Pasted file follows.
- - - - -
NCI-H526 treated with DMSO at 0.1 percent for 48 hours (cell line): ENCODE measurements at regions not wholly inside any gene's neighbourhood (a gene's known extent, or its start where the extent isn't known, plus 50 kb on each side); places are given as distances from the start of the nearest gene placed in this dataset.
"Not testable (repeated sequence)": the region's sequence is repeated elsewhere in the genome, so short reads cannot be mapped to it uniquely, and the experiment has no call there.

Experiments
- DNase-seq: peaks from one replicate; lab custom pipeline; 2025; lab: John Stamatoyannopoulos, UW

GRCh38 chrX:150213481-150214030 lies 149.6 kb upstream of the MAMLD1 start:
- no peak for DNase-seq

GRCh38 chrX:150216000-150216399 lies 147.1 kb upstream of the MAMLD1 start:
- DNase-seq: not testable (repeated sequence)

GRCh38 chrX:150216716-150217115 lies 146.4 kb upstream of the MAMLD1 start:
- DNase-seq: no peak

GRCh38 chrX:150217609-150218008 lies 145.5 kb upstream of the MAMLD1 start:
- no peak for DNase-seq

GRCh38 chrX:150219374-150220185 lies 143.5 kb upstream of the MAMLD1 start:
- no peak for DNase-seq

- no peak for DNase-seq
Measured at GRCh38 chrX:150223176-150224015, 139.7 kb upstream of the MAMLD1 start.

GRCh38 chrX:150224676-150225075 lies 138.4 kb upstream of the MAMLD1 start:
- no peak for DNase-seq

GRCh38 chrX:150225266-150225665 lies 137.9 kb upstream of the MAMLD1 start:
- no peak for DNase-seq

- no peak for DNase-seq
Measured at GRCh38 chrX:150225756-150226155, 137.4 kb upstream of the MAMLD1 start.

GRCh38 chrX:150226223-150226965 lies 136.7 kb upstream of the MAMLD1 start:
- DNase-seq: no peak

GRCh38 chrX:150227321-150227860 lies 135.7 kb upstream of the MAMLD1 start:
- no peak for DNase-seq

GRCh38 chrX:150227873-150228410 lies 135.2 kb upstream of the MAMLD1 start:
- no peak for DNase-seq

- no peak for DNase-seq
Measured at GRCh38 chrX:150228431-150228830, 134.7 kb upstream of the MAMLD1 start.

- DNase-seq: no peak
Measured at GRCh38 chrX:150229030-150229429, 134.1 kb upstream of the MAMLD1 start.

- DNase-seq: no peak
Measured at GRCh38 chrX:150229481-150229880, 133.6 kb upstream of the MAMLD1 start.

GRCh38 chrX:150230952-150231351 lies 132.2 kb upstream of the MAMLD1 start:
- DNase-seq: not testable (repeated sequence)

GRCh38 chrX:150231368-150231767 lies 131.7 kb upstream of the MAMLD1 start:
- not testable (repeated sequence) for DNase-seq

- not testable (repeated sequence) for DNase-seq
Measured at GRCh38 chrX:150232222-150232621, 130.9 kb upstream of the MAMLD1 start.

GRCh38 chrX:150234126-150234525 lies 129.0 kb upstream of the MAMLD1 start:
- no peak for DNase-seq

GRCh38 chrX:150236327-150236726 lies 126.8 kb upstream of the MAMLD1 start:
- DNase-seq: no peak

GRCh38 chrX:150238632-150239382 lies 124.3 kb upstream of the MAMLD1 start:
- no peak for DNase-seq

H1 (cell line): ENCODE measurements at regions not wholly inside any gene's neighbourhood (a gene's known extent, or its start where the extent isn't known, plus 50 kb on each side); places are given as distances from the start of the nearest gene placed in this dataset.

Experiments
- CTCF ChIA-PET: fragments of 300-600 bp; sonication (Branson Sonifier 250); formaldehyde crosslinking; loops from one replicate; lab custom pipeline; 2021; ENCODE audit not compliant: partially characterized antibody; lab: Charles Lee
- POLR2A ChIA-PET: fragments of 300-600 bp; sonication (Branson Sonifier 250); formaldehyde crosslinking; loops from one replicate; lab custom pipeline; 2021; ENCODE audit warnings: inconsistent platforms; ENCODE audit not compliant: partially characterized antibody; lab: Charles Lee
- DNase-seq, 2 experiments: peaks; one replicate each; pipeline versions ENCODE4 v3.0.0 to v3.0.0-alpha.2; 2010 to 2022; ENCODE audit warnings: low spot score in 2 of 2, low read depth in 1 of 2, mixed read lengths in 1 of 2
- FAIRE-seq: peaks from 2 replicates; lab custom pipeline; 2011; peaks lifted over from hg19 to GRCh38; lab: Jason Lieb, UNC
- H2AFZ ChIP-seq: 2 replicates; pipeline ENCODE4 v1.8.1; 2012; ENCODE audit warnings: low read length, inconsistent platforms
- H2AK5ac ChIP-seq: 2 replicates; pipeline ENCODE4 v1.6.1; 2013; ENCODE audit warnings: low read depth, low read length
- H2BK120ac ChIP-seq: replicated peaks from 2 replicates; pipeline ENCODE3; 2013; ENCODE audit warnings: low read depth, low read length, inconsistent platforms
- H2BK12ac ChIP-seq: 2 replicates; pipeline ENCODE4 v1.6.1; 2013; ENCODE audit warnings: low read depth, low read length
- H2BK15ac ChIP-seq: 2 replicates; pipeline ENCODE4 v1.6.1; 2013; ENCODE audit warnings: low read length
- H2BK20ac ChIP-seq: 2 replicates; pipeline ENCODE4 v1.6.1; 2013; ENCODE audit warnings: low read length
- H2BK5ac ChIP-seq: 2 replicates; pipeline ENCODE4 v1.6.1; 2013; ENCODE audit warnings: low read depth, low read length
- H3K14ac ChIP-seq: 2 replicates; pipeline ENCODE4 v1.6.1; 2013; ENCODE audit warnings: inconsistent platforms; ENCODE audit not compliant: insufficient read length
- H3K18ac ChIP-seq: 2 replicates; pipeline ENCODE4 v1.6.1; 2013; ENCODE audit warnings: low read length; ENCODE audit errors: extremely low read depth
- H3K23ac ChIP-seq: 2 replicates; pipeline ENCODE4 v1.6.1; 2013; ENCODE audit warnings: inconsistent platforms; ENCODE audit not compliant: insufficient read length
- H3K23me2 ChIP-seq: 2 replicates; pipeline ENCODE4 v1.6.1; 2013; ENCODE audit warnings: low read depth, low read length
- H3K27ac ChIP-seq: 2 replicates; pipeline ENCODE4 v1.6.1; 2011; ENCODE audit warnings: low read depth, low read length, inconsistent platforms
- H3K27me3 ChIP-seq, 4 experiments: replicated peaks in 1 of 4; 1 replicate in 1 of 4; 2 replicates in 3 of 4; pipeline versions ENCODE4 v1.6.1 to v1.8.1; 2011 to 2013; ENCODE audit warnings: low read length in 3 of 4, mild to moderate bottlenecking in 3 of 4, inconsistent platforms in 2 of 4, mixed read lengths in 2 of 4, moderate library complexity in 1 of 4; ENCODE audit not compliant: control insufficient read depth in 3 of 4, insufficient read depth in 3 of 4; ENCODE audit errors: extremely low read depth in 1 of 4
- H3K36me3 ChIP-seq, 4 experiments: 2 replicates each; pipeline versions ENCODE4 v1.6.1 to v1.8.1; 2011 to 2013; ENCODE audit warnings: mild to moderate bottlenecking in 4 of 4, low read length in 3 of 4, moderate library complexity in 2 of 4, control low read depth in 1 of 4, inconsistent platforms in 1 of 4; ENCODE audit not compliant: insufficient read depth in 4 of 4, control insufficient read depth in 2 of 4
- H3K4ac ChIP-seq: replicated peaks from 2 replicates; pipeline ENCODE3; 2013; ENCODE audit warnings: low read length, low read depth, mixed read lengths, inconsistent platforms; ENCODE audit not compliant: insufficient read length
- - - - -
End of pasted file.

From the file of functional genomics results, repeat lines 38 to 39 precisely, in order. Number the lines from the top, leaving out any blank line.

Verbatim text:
- not testable (repeated sequence) for DNase-seq

- not testable (repeated sequence) for DNase-seq